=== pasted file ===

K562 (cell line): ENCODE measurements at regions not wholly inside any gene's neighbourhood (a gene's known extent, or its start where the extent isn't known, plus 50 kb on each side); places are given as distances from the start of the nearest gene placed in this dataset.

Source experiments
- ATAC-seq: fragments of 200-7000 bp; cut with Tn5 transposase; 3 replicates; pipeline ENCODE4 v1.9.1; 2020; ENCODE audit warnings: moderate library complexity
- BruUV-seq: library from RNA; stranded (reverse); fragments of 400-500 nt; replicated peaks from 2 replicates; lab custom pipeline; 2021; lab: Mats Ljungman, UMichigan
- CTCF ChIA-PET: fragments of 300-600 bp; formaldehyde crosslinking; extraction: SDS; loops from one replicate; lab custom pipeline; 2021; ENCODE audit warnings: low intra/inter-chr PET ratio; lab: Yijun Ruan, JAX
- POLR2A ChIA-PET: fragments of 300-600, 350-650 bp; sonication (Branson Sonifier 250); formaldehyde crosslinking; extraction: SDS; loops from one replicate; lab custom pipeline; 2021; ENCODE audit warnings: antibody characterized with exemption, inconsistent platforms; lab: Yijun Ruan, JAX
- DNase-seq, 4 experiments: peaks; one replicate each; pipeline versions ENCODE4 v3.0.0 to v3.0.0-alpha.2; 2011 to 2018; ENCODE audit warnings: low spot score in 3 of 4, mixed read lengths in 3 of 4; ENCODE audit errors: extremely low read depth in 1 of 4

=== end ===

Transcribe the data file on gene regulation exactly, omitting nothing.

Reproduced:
K562 (cell line): ENCODE measurements at regions not wholly inside any gene's neighbourhood (a gene's known extent, or its start where the extent isn't known, plus 50 kb on each side); places are given as distances from the start of the nearest gene placed in this dataset.

Source experiments
- ATAC-seq: fragments of 200-7000 bp; cut with Tn5 transposase; 3 replicates; pipeline ENCODE4 v1.9.1; 2020; ENCODE audit warnings: moderate library complexity
- BruUV-seq: library from RNA; stranded (reverse); fragments of 400-500 nt; replicated peaks from 2 replicates; lab custom pipeline; 2021; lab: Mats Ljungman, UMichigan
- CTCF ChIA-PET: fragments of 300-600 bp; formaldehyde crosslinking; extraction: SDS; loops from one replicate; lab custom pipeline; 2021; ENCODE audit warnings: low intra/inter-chr PET ratio; lab: Yijun Ruan, JAX
- POLR2A ChIA-PET: fragments of 300-600, 350-650 bp; sonication (Branson Sonifier 250); formaldehyde crosslinking; extraction: SDS; loops from one replicate; lab custom pipeline; 2021; ENCODE audit warnings: antibody characterized with exemption, inconsistent platforms; lab: Yijun Ruan, JAX
- DNase-seq, 4 experiments: peaks; one replicate each; pipeline versions ENCODE4 v3.0.0 to v3.0.0-alpha.2; 2011 to 2018; ENCODE audit warnings: low spot score in 3 of 4, mixed read lengths in 3 of 4; ENCODE audit errors: extremely low read depth in 1 of 4